Whether or not this exodus materializes once this crisis passes is another thing entirely, but our nation’s law enforcement officers won’t soon forget the spring of 2020 and the ignominious treatment they received.
They were first sent to enforce the lockdown orders which blanketed the nation. This they sometimes did overzealously, yes — but they did so at the behest of politicians who, at that moment in time, found rigid, draconian policing both necessary and virtuous.
And then those politicians didn’t. With the death of George Floyd on May 25, they began preaching the gospel of Shaun King in unison from the soapboxes of their news conferences.
This didn’t mean that they needed the police any less, mind you. Even the most peaceful of protests needs some law enforcement present in case things take a turn for the problematic. As it turns out, the protests often did go south, and to the extent that they could, first responders were still needed to intervene.
Simultaneously, politicians began echoing the calls to defund the same police they were leaning on.
Nowhere was the hypocrisy more rank than Southern California, where few politicians not enmeshed in this moment would have the audacity Democratic Los Angeles Mayor Eric Garcetti showed. Amid the protests, Garcetti proudly announced he was considering cutting up to $150 million from the Los Angeles Police Department’s budget to divert to a proposed $250 million slate of social programs. These, according to the Los Angeles Times, included “youth jobs, health initiatives and ‘peace centers’ to heal trauma.”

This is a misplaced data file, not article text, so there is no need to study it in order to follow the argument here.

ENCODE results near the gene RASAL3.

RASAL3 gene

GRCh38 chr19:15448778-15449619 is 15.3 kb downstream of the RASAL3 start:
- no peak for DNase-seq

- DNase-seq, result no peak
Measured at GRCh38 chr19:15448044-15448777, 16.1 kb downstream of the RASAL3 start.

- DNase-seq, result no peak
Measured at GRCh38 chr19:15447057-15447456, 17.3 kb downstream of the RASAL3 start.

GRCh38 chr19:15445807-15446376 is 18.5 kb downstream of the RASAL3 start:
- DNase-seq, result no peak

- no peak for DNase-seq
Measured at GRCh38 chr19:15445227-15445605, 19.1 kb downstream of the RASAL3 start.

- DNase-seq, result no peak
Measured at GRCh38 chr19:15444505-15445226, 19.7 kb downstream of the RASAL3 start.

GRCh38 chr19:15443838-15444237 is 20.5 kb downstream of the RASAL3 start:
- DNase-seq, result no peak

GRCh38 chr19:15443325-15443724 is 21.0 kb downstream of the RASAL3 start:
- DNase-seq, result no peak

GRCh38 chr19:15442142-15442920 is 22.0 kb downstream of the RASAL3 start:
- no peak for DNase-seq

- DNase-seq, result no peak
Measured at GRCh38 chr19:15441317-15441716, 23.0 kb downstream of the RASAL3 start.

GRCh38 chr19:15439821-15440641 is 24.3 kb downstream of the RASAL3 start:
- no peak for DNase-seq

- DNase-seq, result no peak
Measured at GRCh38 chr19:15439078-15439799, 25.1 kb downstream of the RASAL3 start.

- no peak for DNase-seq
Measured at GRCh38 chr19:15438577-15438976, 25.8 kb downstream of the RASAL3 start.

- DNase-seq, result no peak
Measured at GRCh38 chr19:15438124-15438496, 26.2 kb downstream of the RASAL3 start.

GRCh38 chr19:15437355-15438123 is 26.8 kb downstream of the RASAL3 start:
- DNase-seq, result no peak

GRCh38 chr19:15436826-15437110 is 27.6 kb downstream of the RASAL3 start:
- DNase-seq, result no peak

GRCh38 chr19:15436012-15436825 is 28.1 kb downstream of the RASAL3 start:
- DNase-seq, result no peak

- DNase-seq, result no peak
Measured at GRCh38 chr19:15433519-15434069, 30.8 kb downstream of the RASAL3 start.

Meanwhile, over at the LAPD, almost all of the nearly 10,000-strong force had been working seven days a week during the worst of the protests. That meant the city couldn’t pay all of the $40 million overtime bill they amassed. All overtime past June 7 would instead be remunerated in time off, time which the officers could presumably spend at any number of “peace centers” if Mayor Garcetti gets his way.
It’s not just the protests liberal politicians need police for.
Pemberton said that the homicide rate in the District was up 10 percent from the year before. That’s actually a modest increase compared to New York City, where homicides in May were up 79 percent from 2019. Shootings were up 64 percent and burglaries were up 34 percent in the Big Apple.
“We are not going to allow gun violence to continue to grow in this city. We’re not going to go back to the days when there was so much violence pervading our communities,” New York City Mayor Bill de Blasio told WCBS-TV on Monday.
“We’re going to use new strategies and approaches in policing, new strategies and approaches at the community level. We’re going to do whatever it takes to fight back gun violence.”
But you need police officers for that, and you need police officers who believe city hall has their back.
In New York, Washington, D.C., and so many of our nation’s other great metropolises, it’s an open question whether you’re going to get that.